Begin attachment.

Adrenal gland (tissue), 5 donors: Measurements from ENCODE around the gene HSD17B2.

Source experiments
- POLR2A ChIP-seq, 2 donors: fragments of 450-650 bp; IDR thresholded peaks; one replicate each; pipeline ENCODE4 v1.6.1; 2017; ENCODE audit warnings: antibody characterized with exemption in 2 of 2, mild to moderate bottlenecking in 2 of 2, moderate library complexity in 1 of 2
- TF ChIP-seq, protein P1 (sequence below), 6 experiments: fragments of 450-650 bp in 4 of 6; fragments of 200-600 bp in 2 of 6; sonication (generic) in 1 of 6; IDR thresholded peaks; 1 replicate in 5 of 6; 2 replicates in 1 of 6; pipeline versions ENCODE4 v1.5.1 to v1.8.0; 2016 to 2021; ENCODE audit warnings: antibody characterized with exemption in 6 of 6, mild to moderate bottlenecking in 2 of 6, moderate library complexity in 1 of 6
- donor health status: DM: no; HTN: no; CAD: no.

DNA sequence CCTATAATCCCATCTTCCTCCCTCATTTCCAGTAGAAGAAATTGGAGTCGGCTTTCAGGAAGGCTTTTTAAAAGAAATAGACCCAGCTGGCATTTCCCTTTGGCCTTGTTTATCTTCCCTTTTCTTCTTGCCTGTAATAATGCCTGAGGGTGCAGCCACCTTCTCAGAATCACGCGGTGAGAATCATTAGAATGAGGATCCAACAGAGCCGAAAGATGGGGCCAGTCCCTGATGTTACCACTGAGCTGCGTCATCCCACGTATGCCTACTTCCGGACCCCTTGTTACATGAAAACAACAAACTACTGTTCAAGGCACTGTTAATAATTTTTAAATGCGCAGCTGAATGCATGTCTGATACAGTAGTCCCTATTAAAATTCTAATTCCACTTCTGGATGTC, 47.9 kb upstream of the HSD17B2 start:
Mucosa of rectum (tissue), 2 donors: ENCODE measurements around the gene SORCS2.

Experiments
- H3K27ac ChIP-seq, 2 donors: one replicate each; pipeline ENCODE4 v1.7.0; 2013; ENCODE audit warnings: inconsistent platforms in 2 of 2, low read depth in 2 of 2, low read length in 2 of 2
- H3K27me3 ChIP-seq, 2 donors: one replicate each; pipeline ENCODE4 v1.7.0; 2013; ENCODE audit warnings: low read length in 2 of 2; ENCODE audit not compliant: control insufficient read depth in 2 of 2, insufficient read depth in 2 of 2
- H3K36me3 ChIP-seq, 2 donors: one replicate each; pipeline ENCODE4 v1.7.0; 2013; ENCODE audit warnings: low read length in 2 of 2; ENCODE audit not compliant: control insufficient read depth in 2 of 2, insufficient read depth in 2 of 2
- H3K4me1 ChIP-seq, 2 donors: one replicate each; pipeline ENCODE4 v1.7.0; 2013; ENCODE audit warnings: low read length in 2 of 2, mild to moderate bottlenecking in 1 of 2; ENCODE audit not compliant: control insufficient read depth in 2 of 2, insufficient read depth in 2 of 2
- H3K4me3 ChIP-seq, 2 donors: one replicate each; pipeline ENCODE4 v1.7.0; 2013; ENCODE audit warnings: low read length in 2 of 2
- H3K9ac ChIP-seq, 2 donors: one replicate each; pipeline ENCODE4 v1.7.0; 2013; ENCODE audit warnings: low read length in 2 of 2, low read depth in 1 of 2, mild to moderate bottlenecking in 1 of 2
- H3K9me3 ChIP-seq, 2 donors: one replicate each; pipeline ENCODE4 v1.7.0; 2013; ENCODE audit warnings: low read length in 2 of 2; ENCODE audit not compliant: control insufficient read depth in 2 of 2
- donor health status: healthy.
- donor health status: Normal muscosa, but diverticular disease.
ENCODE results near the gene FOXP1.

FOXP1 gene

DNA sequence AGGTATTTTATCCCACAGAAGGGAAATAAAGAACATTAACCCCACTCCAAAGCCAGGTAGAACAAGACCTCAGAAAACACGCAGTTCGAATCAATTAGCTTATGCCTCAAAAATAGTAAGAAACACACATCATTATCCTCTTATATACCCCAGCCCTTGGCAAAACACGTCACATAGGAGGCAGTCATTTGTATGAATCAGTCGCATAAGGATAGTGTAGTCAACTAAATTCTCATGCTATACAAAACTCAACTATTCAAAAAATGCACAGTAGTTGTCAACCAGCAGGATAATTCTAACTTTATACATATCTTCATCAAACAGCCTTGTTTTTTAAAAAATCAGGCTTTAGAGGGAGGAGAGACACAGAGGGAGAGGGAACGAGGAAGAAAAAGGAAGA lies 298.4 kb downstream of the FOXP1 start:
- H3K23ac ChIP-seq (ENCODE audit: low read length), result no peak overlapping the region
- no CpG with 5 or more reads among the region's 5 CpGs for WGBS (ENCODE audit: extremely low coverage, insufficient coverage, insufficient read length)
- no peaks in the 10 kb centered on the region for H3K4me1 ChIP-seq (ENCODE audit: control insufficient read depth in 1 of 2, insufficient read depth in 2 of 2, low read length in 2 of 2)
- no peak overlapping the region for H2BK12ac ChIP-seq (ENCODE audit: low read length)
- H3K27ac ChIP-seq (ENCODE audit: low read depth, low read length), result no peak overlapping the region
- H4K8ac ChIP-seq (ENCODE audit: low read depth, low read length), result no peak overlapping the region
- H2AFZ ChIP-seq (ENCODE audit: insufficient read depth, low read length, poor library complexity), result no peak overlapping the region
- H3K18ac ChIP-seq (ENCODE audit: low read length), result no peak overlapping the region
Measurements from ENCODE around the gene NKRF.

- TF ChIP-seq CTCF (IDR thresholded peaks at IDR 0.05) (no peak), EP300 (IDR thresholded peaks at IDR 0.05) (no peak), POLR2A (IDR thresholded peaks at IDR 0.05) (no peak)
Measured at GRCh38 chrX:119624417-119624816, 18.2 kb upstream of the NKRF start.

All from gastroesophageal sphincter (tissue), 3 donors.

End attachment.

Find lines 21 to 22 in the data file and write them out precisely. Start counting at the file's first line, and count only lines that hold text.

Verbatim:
- H3K23ac ChIP-seq (ENCODE audit: low read length), result no peak overlapping the region
- no CpG with 5 or more reads among the region's 5 CpGs for WGBS (ENCODE audit: extremely low coverage, insufficient coverage, insufficient read length)